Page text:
Are you looking for a new cool Valentine’s Day math craft for school?

Do you wish your child had the most mathy Valentine’s Day cards?

For me, both are a yes!

I created this Valentine card a few years ago based on the Geometric Heart. It turned out to be just perfect to send to school.

It’s not as fancy as some other kirigami hearts. But the other ones aren’t as good for a class lesson on shapes.

You can use it for your child’s Valentine’s Day celebration. Or use the instructions in class to make geometric hearts with your students.

Either way, your Valentine’s Day is sure to be geometric!

### Supplies

• Construction paper in red or pink (or another prefered “heart” color)
• Scissors
• Glue or glue stick
• Pen or marker (optional to sign name or write to/from)

### Instructions

Print the template onto postcard paper and tear into fourths.

Follow the instructions on the cards to make hearts out of construction paper. Make enough to paste one on the back of each card. Or make many different sizes and colors and paste a variety on the backs.

Write some nice words in the hearts or leave them blank.

### Discussion questions

These questions are focused on shapes so they work for the little guys. But you can use the extended questions for students of all ages. (printer friendly questions here)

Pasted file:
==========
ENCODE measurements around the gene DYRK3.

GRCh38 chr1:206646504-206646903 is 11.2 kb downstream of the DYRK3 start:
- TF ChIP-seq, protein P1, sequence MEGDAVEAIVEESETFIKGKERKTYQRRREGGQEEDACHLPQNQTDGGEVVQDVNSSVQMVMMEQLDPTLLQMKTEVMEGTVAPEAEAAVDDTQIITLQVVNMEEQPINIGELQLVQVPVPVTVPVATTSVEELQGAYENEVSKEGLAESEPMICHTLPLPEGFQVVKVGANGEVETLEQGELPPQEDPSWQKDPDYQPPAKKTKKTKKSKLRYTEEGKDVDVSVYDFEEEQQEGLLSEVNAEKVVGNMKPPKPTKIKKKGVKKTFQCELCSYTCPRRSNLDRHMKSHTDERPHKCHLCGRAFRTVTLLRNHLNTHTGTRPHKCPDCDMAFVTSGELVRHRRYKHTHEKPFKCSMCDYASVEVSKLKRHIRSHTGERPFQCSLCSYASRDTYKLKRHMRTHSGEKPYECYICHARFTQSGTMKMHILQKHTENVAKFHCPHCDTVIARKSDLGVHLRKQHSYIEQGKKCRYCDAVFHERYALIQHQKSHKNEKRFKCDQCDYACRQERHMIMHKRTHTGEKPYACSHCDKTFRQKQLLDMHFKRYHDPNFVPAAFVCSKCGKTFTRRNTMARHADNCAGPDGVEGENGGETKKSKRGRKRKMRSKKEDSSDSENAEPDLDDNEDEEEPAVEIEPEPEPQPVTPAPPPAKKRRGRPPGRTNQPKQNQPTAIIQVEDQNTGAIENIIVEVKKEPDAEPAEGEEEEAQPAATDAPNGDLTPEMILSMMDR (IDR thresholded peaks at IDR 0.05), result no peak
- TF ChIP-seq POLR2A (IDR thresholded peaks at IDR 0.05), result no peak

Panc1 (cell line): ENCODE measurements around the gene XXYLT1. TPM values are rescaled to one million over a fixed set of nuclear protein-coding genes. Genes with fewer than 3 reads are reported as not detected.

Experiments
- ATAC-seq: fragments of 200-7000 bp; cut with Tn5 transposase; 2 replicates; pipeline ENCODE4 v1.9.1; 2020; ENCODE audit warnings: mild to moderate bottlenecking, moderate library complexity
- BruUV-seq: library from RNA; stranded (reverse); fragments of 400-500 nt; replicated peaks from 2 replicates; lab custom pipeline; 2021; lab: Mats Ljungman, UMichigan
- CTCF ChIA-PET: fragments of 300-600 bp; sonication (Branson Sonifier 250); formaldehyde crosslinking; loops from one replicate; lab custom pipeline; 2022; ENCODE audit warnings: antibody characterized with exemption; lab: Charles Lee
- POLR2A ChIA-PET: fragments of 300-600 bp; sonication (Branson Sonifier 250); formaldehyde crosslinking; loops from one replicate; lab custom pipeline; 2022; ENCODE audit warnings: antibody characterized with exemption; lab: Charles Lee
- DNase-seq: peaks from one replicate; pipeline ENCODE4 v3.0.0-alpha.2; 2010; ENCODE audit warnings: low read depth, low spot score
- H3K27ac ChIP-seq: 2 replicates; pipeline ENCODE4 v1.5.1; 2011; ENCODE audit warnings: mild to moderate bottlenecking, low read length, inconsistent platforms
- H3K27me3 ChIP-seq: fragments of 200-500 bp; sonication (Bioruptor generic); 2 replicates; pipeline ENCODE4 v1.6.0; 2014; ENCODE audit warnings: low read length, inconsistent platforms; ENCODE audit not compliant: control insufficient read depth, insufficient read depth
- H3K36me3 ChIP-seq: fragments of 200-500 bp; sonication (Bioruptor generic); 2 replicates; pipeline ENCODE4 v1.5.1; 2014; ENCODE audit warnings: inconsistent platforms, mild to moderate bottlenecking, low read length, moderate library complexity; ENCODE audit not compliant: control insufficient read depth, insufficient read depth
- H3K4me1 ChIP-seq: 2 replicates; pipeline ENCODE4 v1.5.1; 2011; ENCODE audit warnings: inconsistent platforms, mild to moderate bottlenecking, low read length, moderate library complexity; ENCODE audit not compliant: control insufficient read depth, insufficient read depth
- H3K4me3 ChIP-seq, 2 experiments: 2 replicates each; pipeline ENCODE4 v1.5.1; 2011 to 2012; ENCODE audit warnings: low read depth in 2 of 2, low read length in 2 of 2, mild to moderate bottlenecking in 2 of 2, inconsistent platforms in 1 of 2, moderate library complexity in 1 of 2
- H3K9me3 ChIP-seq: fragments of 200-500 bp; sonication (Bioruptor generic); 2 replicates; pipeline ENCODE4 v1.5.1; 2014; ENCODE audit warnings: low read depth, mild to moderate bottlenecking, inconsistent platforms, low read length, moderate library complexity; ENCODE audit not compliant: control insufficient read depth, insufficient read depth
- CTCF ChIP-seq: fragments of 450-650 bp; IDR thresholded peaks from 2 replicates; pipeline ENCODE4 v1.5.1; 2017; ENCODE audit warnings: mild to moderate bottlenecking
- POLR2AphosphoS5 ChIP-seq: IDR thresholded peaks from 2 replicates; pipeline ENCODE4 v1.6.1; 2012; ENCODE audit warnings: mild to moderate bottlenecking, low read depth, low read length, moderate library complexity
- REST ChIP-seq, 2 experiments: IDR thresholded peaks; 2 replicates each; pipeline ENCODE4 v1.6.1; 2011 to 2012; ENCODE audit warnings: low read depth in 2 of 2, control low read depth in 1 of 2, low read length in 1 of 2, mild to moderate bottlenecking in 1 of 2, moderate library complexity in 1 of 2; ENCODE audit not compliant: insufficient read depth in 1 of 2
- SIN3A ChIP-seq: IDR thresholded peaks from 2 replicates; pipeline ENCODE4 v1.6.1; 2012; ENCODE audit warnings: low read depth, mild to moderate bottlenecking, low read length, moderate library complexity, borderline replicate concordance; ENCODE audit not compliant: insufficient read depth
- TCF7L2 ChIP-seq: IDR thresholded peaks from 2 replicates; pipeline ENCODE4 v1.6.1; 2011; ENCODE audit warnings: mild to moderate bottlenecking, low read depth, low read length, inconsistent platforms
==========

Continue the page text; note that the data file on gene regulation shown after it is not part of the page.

1. Would we have gotten the same result if we started with a different shape?
2. What shapes would work and what shapes wouldn’t?
2. When we folded it, we made it 1/2 the size. What fraction would we have had if we folded it again?
1. If we folded it twice, we have a new square. How does the length of a side of the new square compare with the length of a side of the original square?
2. Still thinking about the square from part a., how does the area of the new square compare with the area of the original square?
3. If you folded the square twice again, how does it compare with the side length and area of the original square?
3. We made three cuts. How many scraps of trash paper did we end up with?
1. If the paper was doubled and we made three cuts, shouldn’t we have ended up with 6 scraps? Why did we only have 5?
4. Our first cut was a triangle. What shape is it when you open it up?
1. What’s the area of the cut shape as compared with the opened up shape?
2. What’s the perimeter of the cut shape as compared with the opened up shape?
3. What’s the type of the cut shape as compared with the opened up shape?
5. Would you have made the same shape if you did steps 3-5 in a different order?
1. Could you have gotten a heart if you changed one or more of the triangle cuts to a different shaped cut?

### Now, GO!

Don’t let the kids have all the fun – you enjoy it too. Send them to your fellow teachers and friends. And don’t forget to share on Twitter, Facebook and Pinterest!

Enjoy!

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